There's no magic with psychics

Misled: Worried? You're better off watching a magician than consulting someone with supernatural powers

Herald, Ireland/January 24, 2009

Keith Barry is the first to admit that what he does isn't for real.

He is not a magician. Yet, I'm sure you too have been baffled and bewildered by what he can appear to do, if you've seen him in action on stage or on TV.

He can 'read' your mind, drive a car blindfolded, knows what you were thinking last Tuesday. He can turn one substance into another, create something out of nothing. He can make you believe that the laws of physics are suspended when he's around, or that you've gone a little bonkers, maybe.

Yet, none of it is real. Keith is an illusionist, a brilliant one. This is because there is no such thing as magic, not outside of fairytale books, at least.

I have no idea how he does his tricks, and I don't want to -- I'd prefer to keep the wonderment and enjoy the spectacle. So would Keith, who recently won the Merlin Award, the Oscar equivalent of the magic world.

Magic, as we see it performed, is a skill, an art-form practised for years until it is impossible to detect the sleight of hand.

There's nothing supernatural about it and the laws of science are firmly intact when it is taking place. So much so that Keith has offered €10,000 to anyone who can prove otherwise. This should be easy.

There are so many people out there with 'special gifts' of psychic abilities they have no problem charging for, so one hopes they'll come forward in droves and do Keith out of his money.


So why would he be so rash? "I'm fed up with phonies trying to make a quick buck and profit from the recession by masquerading as psychics and fortune tellers," he said.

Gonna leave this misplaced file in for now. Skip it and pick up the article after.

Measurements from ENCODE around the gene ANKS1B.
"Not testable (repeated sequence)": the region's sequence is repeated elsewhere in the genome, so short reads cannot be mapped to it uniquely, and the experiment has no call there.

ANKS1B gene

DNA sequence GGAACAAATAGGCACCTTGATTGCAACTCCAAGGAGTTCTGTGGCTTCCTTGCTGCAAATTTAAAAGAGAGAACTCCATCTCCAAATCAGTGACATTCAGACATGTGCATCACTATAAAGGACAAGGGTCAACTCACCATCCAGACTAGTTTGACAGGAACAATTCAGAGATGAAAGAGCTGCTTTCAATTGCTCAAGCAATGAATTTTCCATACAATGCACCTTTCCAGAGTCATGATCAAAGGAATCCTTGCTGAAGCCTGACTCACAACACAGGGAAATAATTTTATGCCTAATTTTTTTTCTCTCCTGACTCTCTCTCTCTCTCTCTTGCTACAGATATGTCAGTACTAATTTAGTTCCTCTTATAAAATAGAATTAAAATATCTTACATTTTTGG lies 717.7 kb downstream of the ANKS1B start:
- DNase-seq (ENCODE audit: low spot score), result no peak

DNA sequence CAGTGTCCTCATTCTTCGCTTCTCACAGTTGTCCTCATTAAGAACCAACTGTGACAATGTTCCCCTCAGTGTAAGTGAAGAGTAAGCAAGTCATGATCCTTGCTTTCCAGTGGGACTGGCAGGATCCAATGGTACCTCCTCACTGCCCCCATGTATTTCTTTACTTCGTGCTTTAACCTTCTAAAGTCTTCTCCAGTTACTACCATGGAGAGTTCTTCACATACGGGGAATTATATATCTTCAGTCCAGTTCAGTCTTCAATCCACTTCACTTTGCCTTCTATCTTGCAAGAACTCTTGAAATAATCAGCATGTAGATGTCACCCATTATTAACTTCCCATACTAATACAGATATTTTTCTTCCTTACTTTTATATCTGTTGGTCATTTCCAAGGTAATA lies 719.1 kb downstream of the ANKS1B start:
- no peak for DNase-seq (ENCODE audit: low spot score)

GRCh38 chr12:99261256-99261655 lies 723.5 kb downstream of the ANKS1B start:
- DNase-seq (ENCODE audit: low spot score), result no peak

"I'm willing to give away €10,000 to anyone who proves to me, under my conditions, that they're psychic."

He's not the first illusionist to do so. Indeed, any psychics, tarot readers, fortune tellers or astrologists out there can do better.

James Randi, a US-based illusionist, offers $1m for the same feat.

Even given the current state of the dollar, that's a better return. However, the offer was first made in 1964 and to date, nobody has won it.

Lest you think the test circumstances are too severe, Randi claims that the 'psychic' themselves can set the test parameters.

All he asks is that it is independently observed, in laboratory conditions and shows any -- any evidence at all -- of "paranormal, supernatural, or occult powers or events".

Past claims have included psychics, mediums, extra-sensory perception, dowsing, astrology and faith healing. No joy.

Indeed, Randi has publicly called on celebrity psychics like James Van Praagh and John Edward, who have popular TV shows where people speak from the afterlife, to come forward. None have. Neither has spoon-bending Uri Geller.

You might think that it's all a bit of a laugh, and you'd be right -- it should be.

But for many people, paying someone they believe is in touch with their dead husband, or worse, child, and can pass on messages is both dangerous and unforgivable.

It's one thing to giggle about one twelfth of the population meeting a tall, dark handsome stranger today because their 'stars' say so, but quite another to gather hundreds of people into a hall at 50 quid a head and claim to be passing on messages from dead people.


The most insidious of all are expensive phone services which claim to have "trained psychics" (their words) on the other end of the line.

These can, for a vulnerable person at a low point in their life -- particularly during recessionary times, when such businesses see a massive increase in business -- seem like a lifeline, but many hundreds of euro can be run up in phone bills before finding out that instead, a free call to the Samaritans or a good friend would offer better solace.

Indeed, these phone lines, costing up to €2.40 a minute, now have warnings attached to them by law stating they are "for entertainment purposes only". That's a clue.

Whether it's separating tea leaves in a cup, jangling crystals, staring at hands or shuffling plastic cards with funny drawings on them, our search for answers is endless, and such daft methods of finding them can be addictive to naive or weak-minded people.

Those who are sad, bereft or worried would be better off curling up in front of the TV and watching a great magic show -- now that's real entertainment.

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